The effect of vasodilator therapy on the clinical outcome of patients with primary pulmonary hypertension

S. Rich, B. H. Brundage, P. S. Levy

Research output: Contribution to journalArticlepeer-review

87 Scopus citations


The short- and long-term hemodynamic effects of vasodilators in patients with primary pulmonary hypertension have been studied, but whether they affect survival is unknown. We measured the short-term response to nifedipine and hydralazine in 23 patients with primary pulmonary hypertension and followed their clinical course over 2 years. A favorable drug response, defined as a fall in the pulmonary vascular resistance of 20% or greater, occurred in 18 patients (78%). Half of the patients who exhibited a favorable short-term response were treated with long-term vasodilator therapy. Their clinical course was compared with that of responders who were not treated and with that of the nonresponders. Of the responders who were treated, 2 improved, 4 had no change, and 3 died; of the responders who were not treated, 1 improved, 3 had no change, and 5 died. Using stepwise Cox regression, we evaluated age, sex, functional class on entry, pulmonary arterial pressure, pulmonary vascular resistance, and short-term drug response as predictors of survival and found only functional class and a favorable short-term drug response to be significant predictors (p < .01); however, there was no difference in survival between the responders who were treated and those who were not. We conclude that the ability to respond to short-term nifedipine or hydralazine therapy predicts longer survival for patients with primary pulmonary hypertension, but placing patients with a favorable short-term response on long-term vasodilator therapy does not affect the overall outcome.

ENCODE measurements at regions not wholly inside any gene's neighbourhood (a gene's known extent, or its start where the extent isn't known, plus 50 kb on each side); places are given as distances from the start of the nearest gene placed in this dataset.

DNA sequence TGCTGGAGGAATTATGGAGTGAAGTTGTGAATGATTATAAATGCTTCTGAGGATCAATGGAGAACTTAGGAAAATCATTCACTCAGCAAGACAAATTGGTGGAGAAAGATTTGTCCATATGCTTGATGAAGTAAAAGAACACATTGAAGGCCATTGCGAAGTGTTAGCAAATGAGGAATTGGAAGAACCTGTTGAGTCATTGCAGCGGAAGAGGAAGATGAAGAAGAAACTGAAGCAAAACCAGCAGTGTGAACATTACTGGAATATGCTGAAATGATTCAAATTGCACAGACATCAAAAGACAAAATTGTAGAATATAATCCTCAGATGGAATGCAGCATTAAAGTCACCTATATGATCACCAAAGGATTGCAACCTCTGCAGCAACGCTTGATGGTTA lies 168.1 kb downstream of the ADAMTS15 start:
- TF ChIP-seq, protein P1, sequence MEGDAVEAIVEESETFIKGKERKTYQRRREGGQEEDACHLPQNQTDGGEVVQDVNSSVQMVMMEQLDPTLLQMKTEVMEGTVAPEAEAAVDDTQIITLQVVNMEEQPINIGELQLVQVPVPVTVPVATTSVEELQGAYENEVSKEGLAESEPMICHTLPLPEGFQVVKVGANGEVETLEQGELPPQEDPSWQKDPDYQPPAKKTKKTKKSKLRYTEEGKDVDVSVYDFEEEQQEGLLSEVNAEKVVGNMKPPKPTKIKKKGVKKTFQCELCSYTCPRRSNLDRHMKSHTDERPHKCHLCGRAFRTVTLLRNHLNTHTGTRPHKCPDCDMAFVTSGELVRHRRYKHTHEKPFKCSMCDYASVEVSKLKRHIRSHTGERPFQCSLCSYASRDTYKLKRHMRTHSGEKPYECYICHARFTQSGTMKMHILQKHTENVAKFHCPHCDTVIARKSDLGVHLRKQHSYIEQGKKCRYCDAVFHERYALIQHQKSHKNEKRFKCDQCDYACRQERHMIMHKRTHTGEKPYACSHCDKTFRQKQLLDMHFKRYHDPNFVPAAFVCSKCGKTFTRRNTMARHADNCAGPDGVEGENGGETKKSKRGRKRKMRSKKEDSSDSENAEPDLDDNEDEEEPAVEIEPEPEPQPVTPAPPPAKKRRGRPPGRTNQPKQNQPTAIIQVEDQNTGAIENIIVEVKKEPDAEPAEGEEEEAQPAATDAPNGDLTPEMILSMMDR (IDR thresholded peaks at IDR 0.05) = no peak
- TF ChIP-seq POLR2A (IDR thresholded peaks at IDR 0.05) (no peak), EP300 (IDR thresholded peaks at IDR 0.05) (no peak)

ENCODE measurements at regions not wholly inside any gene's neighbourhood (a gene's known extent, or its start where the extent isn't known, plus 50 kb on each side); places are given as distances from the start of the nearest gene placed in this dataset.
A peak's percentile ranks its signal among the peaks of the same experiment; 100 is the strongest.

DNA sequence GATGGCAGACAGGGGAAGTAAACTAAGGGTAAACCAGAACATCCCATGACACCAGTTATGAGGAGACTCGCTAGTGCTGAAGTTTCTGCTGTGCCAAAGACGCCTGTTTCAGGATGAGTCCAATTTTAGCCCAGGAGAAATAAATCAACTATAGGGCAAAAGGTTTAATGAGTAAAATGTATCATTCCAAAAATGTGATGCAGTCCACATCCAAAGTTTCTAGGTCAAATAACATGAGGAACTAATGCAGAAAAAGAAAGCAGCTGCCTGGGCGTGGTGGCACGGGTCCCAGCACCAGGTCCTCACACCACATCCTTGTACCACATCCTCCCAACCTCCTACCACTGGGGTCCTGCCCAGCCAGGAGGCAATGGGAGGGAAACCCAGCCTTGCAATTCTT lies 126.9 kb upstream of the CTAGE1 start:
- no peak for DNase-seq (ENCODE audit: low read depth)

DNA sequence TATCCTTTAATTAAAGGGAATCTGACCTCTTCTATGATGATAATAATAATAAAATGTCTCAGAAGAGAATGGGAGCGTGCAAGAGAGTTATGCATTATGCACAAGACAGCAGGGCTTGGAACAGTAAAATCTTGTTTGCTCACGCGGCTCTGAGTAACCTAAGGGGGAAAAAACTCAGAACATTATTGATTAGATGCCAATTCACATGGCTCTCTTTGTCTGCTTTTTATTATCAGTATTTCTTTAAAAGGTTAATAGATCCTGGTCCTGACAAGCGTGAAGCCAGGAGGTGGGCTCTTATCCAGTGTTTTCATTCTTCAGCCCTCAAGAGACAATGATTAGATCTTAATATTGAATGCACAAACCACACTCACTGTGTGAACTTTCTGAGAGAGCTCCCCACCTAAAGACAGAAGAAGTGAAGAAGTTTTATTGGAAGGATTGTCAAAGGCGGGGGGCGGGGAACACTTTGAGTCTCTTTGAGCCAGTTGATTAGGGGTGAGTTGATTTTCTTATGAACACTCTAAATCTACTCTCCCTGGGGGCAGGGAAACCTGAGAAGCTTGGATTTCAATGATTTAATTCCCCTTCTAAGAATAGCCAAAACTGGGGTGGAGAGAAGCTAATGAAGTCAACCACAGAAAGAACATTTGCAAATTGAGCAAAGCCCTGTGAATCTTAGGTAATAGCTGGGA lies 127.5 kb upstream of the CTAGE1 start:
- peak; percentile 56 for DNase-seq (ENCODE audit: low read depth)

Original languageEnglish (US)
Pages (from-to)1191-1196
Number of pages6
Issue number6
StatePublished - 1985

ASJC Scopus subject areas

  • Cardiology and Cardiovascular Medicine
  • Physiology (medical)


Dive into the research topics of 'The effect of vasodilator therapy on the clinical outcome of patients with primary pulmonary hypertension'. Together they form a unique fingerprint.

Cite this